RØRY: The 10 songs that changed my life

From ’00s pop-punk to alternative metal and pop classics, RØRY reveals the soundtrack to her life.

RØRY: The 10 songs that changed my life

Music means so much to us all. But, as she unpacks some of the most important tracks on her life, it’s hard to think of someone who has connected with it more than RØRY

The first song that I remember hearing…Jackson Browne – Late For The Sky (1974)

“My dad had a cassette called The Old Grey Whistle Test and I remember loving this particular song. Rewinding the tape to play it over and over in my living room. Making up dances and singing at the top of my eight-year-old lungs. Listening back to it now, it’s such a deeply painful record full of longing and nuance. It makes me laugh that even eight-year-old me was consumed with such macabre sentiments!”

The song that reminds me of school…Lit – My Own Worst Enemy (1999)

“I was going through the obligatory emo phase in Year 9. And I was in love with a boy named Tom. blink-182 and Lit were bursting onto the scene and there was such an energy of teenage angst in the air. Tom joined a three-piece band and sang this song in assembly. He wore eyeliner as he delivered his punky rendition of this song. In that moment I knew I would never love anybody else. I was convinced that we would last forever. Truth is, we never even got started…”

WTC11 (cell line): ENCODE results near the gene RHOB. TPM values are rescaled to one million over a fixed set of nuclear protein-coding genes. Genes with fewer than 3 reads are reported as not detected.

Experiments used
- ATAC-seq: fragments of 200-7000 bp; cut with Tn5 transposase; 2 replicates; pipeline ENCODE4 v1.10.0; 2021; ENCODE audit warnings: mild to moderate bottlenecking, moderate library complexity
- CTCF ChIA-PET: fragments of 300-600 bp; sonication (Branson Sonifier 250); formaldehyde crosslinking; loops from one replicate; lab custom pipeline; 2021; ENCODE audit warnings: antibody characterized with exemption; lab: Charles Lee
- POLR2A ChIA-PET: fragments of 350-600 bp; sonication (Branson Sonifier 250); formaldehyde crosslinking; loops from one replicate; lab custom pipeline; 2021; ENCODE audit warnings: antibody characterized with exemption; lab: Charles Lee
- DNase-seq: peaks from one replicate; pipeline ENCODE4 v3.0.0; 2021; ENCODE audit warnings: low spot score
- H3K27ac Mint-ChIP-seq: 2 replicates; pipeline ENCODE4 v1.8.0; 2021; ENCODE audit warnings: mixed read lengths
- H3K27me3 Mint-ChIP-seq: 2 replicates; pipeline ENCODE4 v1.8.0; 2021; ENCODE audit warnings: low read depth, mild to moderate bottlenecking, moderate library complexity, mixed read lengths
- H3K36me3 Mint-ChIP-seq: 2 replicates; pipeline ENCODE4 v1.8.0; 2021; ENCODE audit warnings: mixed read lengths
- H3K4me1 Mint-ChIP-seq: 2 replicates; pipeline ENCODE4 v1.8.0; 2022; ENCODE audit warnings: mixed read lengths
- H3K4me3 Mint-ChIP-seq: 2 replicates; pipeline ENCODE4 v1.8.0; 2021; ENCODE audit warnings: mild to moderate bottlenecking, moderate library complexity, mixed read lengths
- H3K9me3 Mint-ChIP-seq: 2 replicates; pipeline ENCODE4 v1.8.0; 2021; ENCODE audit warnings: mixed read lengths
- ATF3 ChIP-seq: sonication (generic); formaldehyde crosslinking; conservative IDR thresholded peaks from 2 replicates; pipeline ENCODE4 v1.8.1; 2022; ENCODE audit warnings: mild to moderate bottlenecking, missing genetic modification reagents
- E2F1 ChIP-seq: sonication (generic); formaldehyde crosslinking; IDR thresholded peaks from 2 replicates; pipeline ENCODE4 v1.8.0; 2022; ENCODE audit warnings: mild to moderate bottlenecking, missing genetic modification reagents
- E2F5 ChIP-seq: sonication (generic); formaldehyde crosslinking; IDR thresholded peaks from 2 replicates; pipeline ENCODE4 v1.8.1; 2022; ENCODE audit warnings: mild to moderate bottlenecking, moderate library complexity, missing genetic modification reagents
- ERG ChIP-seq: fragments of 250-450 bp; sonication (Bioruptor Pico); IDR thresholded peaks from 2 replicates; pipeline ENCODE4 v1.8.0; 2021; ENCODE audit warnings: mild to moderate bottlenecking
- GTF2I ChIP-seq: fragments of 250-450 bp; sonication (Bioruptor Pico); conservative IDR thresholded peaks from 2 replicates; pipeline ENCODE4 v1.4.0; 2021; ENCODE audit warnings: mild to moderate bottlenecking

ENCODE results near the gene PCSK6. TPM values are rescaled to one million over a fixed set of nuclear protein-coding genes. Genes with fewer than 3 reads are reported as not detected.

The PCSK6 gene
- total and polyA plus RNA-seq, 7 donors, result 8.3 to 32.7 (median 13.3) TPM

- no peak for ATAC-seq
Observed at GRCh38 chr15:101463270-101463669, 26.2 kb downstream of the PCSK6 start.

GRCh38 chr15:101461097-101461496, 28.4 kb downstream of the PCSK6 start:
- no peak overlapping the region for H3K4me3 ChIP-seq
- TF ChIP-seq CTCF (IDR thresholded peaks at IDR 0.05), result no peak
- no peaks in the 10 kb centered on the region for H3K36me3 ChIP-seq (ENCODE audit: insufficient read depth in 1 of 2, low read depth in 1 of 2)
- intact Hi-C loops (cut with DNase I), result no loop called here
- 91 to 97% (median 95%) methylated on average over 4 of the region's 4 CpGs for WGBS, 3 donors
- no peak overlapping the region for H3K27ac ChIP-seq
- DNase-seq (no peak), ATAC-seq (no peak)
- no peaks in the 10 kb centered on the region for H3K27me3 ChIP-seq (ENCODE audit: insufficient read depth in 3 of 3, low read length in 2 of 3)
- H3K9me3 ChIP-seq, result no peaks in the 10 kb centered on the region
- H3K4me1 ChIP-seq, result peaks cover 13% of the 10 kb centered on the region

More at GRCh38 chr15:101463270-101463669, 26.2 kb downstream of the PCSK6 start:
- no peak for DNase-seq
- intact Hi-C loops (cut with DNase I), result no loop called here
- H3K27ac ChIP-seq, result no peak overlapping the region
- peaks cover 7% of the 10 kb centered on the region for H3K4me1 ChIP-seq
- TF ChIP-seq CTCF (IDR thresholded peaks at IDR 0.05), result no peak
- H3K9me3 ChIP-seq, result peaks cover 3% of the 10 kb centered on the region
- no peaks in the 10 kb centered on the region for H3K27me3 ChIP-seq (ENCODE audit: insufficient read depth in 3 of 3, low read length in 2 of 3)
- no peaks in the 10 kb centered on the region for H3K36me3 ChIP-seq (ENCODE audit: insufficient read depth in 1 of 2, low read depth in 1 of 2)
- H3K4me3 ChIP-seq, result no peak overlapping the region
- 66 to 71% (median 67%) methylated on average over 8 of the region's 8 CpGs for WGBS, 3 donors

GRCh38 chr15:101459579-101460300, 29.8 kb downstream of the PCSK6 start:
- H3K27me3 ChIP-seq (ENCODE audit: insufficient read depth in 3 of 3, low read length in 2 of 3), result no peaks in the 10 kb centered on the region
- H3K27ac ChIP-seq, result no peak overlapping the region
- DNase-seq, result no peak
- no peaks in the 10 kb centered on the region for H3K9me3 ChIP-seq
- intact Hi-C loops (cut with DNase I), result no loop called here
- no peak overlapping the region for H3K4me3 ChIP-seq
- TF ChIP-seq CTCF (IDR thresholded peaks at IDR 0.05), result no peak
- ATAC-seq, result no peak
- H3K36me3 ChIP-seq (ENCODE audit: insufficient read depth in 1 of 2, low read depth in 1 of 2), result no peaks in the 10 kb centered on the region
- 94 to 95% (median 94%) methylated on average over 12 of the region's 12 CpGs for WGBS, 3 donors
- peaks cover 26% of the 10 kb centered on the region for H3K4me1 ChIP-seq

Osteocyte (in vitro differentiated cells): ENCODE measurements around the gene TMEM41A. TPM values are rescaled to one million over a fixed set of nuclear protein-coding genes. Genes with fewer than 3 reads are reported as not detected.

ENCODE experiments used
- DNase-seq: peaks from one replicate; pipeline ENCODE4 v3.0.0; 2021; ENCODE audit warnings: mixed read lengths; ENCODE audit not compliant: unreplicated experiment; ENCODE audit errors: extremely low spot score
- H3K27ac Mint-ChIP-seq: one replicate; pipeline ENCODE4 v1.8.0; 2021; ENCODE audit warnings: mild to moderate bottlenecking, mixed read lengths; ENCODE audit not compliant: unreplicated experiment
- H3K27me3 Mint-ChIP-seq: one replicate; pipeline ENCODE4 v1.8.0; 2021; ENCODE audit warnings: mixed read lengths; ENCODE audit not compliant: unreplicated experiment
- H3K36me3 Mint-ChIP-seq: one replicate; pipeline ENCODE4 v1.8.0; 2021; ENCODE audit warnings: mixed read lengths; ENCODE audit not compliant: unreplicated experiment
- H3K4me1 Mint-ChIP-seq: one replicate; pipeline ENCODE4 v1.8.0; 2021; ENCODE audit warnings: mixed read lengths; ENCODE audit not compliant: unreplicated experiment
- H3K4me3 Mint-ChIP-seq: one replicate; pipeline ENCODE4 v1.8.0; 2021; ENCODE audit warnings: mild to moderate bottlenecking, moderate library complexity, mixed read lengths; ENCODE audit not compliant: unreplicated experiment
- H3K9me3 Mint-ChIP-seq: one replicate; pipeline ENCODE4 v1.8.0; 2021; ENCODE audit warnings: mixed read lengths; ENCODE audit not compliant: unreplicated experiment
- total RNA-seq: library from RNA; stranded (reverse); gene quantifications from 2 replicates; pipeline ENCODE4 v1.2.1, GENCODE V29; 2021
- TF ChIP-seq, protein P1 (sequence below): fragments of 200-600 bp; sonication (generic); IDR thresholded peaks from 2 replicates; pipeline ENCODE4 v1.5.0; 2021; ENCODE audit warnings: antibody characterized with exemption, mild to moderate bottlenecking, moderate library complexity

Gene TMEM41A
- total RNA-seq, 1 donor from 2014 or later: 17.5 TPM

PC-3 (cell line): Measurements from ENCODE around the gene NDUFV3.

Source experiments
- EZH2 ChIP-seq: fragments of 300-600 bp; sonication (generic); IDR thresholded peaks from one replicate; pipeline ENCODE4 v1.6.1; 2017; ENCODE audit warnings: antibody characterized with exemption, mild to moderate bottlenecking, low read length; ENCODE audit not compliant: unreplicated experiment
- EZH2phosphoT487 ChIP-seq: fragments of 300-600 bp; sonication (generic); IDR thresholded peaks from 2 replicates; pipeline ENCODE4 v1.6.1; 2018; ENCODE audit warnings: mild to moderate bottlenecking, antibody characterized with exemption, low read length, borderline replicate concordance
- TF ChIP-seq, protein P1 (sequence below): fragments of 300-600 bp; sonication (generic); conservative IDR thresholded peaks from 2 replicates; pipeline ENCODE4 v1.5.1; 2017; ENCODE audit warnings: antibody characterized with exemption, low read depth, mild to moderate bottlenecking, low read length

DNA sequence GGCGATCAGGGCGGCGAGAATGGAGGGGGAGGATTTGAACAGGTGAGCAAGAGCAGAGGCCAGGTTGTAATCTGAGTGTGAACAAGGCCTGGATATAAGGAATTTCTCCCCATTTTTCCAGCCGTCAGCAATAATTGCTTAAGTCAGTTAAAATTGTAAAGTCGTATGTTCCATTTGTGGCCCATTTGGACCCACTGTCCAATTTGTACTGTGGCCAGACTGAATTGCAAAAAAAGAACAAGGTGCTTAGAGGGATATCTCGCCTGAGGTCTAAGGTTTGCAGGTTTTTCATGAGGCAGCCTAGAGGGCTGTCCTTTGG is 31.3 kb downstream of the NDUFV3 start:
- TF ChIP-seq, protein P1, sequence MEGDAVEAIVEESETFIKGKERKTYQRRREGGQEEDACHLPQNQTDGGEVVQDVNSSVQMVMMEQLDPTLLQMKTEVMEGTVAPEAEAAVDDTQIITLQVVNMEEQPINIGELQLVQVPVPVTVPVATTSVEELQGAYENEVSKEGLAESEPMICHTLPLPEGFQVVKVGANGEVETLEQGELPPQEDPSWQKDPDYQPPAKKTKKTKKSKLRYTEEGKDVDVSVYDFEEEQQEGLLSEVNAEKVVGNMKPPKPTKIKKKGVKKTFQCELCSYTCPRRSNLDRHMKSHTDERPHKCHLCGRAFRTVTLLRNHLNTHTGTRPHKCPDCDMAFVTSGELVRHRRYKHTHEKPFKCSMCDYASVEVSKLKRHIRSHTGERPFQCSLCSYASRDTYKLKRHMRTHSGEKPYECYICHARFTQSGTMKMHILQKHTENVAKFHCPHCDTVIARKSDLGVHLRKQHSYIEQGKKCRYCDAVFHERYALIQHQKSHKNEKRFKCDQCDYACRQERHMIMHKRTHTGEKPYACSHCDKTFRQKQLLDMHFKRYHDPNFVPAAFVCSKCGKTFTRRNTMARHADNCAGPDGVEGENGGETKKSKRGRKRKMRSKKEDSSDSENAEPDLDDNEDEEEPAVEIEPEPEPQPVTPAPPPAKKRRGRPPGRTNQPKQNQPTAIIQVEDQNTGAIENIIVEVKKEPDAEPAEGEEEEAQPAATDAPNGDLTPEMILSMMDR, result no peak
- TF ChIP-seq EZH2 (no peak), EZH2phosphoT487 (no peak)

The song that reminds me of the first gig I went to…Evanescence – My Immortal (2003)

“I was in my first year of uni and had started getting into dance music – well, more like getting into ecstasy, and dance music was a kind of cherry on top. Most of my weekends were spent heading to the now-long-gone Godskitchen in Birmingham. I was one of the youngest members of the also now-long-gone Godskitchen message board. And I had made a friend in Ade. Another undercover emo in the dance world. We bonded over our shared love of Evanescence. When they came to the UK, I went to Wolverhampton with Ade and watched Amy Lee rip my soul out of my body in a small cap room.”